Minocycline in combination with chemotherapy or radiation therapy in vitro and in vivo

Enrique Alvarez Sotomayor, Beverly A. Teicher, Gary N. Schwartz, Sylvia A. Holden, Krishna Menon, Terence S. Herman, Emil Frei

Research output: Contribution to journalArticlepeer-review

43 Scopus citations

Abstract

In the present study the potential of minocycline, a semisynthetic tetracycline that inhibits collagenase activity in vivo, as an adjuvant to standard anticancer therapies was explored in vitro and in vivo. In EMT-6 cells, minocycline proved to be only minimally cytotoxic, producing a 50% cell kill at concentrations of 132 and 220 μm in normally oxygenated and hypoxic cells, respectively, after 24 h exposure to the drug. In vitro, there appeared to be no interaction between minocycline and cisplatin (CDDP), melphalan, 4-hydroperoxycyclophosphamide, or radiation. In tumor-cell survival studies using the FSaIIC murine fibrosarcoma, short-term treatment with minocycline (5×5 mg/kg given over 24 h) was only minimally cytotoxic and did not alter the tumor response to a range of radiation doses. However, when minocycline (5×5 mg/kg given over 24 h) was added to treatment with cyclophosphamide, there was a 4-fold increase in FSaIIC tumor-cell killing across the dose range of cyclophosphamide doses tested, whereas the killing of bone marrow granulocyte macrophage colony-forming units (CFU-GM) remained unchanged. The Lewis lung carcinoma was used to assess the response of both the primary tumor and metastatic lung disease to treatment with minocycline (14×5 mg/kg) given alone or in combination with several cytotoxic anticancer drugs or with radiation delivered locally to the primary tumor. Of the various therapies tested, minocycline proved to be especially effective as an addition to treatment with cyclophosphamide both in increasing the response of the primary tumor and in reducing the number of lung metastases. The tumor growth delay produced by melphalan, radiation, Adriamycin, and bleomycin was also increased by the addition of minocycline to these therapies. These results indicate that minocycline given in clinically achievable doses may be an effective addition to some standard therapeutic regimens and that the mechanism of modulation by minocycline is likely to involve an effect of the drug on the host and not its direct interaction with other therapeutic modalities at the level of the tumor cell.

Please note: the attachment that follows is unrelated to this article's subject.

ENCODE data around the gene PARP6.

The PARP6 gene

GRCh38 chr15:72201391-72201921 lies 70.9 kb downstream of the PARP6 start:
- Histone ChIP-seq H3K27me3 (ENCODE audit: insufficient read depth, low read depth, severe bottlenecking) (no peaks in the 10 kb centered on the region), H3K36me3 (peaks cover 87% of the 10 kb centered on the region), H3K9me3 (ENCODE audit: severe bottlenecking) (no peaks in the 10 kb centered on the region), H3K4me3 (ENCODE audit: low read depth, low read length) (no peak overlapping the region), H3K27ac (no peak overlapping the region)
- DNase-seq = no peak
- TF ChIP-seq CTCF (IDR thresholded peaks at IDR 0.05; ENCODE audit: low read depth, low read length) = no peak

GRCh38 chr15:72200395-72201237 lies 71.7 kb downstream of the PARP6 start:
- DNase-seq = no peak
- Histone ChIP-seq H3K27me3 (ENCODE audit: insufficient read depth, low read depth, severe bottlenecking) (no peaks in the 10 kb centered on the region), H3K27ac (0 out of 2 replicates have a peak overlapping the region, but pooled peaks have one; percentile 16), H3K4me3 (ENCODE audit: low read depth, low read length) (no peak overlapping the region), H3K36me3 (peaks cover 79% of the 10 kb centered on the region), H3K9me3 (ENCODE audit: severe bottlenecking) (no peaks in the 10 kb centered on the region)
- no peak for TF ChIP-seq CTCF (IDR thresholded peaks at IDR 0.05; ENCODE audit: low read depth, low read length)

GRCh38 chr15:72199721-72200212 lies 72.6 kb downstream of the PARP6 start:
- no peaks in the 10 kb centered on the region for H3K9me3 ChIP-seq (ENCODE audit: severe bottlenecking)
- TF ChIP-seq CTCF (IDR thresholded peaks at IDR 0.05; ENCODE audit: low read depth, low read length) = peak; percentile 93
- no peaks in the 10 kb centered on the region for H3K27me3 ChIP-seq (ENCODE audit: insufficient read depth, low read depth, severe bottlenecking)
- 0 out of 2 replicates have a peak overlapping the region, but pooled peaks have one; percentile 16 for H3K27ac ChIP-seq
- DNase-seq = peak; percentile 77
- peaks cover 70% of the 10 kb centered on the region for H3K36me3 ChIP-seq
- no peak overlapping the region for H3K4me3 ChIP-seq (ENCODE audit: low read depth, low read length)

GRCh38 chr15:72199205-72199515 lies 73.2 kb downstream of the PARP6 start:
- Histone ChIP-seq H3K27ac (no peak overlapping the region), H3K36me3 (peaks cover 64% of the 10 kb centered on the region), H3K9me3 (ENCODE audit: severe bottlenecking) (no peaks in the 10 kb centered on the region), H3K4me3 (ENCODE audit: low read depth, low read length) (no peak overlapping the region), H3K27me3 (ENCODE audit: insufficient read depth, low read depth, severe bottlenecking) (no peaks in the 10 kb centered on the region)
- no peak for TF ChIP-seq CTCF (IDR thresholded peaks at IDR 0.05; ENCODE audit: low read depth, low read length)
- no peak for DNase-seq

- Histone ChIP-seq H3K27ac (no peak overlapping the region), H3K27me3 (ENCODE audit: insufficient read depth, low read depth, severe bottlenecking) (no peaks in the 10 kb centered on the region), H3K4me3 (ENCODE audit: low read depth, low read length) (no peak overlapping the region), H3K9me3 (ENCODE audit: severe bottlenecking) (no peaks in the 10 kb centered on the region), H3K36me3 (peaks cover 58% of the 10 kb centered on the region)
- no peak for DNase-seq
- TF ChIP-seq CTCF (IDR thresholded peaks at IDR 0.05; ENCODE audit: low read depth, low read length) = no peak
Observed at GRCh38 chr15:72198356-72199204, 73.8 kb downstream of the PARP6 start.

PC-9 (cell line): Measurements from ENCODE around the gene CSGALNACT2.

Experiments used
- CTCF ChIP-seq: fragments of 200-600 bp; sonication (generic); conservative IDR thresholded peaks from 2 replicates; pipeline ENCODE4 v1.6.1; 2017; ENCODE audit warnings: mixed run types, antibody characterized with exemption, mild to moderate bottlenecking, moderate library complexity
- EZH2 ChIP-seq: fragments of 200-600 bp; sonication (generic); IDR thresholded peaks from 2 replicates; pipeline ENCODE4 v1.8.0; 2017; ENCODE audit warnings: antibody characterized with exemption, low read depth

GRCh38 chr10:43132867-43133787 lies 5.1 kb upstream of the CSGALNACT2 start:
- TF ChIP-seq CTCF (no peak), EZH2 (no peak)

Original languageEnglish (US)
Pages (from-to)377-384
Number of pages8
JournalCancer chemotherapy and pharmacology
Volume30
Issue number5
DOIs
StatePublished - Sep 1992
Externally publishedYes

ASJC Scopus subject areas

  • Oncology
  • Toxicology
  • Pharmacology
  • Cancer Research
  • Pharmacology (medical)

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